Originally published 18 May, 2013. Updated 23 May 2013 (below).
From the 16 May 2013 Memo to the Hon. Aaron Schock, Member of Congress, Committee of Ways and Means, from Thomas Brejcha, Peter Breen, Sally Wagenmaker, Esqs. Thomas More Society.
The IRS asks:
Please explain how all of your activities, including the prayer meetings held outside of Planned Parenthood are considered education as defined under 501(c)3. Organizations exempt under 501(c)3 may present opinions with scientific or medical facts. Please explain in detail the activities at these prayer meetings. Also, please provide the percentage of time your organization spends on prayer groups as compared to the other activities of the organization. (From Ms Richards, IRS, Cincinnati, June 22, 2009, to Coalition for Life of Iowa, p. 3. P. 46 of the Thomas More exhibit]
Sally Wagenmaker replies:
Upon careful consideration of your oral request, the Board became concerned about whether its supporters’ constitutional free speech, freedom of association, and freedom of religion rights would be violated by such restrictions.
…I contacted you by telephone to reiterate the Coalition Board’s requests for clarification. You did not provide any guidance, however, as to either the definitions or the relevance of the IRS’ pending request. Instead, you expressed the legally erroneous view that the Coalition is not allowed per se to engage in “advocacy” as a section 501(c)3 organization. You also indicated that you would “check further” with your manager on this matter and be back in touch with me shortly.
Instead of a return phone call, I received your June 22, 2009 written request, seeking more information about the Coalition’s prayer activities, use of signs outside of Planned Parenthood, and how its activities are “educational” as that term is used for purposes of section 501(c)3….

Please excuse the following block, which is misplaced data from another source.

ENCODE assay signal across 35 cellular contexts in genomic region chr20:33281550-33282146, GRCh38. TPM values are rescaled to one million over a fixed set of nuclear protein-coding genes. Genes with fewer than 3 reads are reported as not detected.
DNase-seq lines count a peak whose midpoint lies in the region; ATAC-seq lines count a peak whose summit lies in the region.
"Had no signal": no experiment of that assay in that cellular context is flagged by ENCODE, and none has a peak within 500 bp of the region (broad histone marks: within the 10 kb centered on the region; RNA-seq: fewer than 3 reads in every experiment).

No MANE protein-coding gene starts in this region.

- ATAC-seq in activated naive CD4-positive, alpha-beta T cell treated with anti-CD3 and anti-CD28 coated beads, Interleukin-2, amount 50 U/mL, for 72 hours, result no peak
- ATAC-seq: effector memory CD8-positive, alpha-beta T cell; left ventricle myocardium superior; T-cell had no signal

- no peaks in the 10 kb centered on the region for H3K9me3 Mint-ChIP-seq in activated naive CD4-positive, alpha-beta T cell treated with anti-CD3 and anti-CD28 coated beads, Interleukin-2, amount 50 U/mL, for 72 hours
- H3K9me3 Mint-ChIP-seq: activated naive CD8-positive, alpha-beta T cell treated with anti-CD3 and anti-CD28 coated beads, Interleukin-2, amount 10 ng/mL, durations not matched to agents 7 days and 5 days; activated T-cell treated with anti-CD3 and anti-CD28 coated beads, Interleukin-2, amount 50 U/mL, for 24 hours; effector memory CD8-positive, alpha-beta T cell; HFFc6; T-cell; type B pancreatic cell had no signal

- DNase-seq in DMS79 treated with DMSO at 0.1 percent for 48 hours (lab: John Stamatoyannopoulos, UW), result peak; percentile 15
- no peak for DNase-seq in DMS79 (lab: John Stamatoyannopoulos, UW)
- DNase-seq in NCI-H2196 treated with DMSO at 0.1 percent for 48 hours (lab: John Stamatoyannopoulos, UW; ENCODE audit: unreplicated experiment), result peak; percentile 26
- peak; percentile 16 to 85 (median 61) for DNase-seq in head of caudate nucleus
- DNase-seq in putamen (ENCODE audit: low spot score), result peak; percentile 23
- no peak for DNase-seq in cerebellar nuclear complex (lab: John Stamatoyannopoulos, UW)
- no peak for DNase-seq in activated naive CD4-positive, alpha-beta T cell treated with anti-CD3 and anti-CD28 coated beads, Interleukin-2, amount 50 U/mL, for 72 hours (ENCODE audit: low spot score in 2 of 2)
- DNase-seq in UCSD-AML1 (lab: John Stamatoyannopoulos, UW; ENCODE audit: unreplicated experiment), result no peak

The IRS’ requests come perilously close to violating the First Amendment constitutional rights of the Coalition’s supporters….
From Sally Wagenmaker to Ms Richards, IRS Cincinnati, July 2, 2009, pp. 4–5; page 50 of the Thomas More exhibit]
The 1023 Schedule A checklist contains these questions:
1a. Do you have a written creed, statement of faith, or summary of beliefs. If “Yes,” attach copies of relevant documents.
1b. Do you have a form of worship? If “Yes,” describe your form of worship?
2a. Do you have a formal code of doctrine and discipline? If “Yes,” describe your code of doctrine and discipline.
3. Describe the organization’s religious hierarchy or ecclesiastical government.
4a. Do you have regularly scheduled religious services? If “Yes,” describe the nature of the services and provide representative copies of relevant literature such as church bulletins.
4b. What is the average attendance at your regularly scheduled religious services?
Jonathan Seidl has more detail on the questions being asked of religious groups. He links to a story by Mark Hemmingway that describes Lois Lerner’s history of inappropriate religious questions while at the Federal Election Commission (FEC). Here is the testimony of attorney James Bopp on the ways the FEC was violating the First Amendment in 2003.
FEC attorneys continued their intrusion into religious activities by prying into what occurs at Coalition staff prayer meetings, and even who attends the prayer meetings held at the Coalition. This line of questioning was pursued several times. Deponents were also asked to explain what the positions of “intercessory prayer” and “prayer warrior” entailed, what churches speciﬁc people belonged, and the church and its location at which a deponent met Dr. Reed.
One of the most shocking and startling examples of this irrelevant and intrusive questioning by FEC attorneys into private political associations of citizens occurred during the administrative depositions of three pastors from South Carolina. Each pastor, only one of whom had only the slightest connection with the Coalition, was asked not only about their federal, state and local political activities, including party afﬁliations, but about political activities that, as one FEC attorney described as “personal,” and outside of the jurisdiction of the FECA [Federal Election Campaign Act]. They were also continually asked about the associations and activities of the members of their congregations, and even other pastors.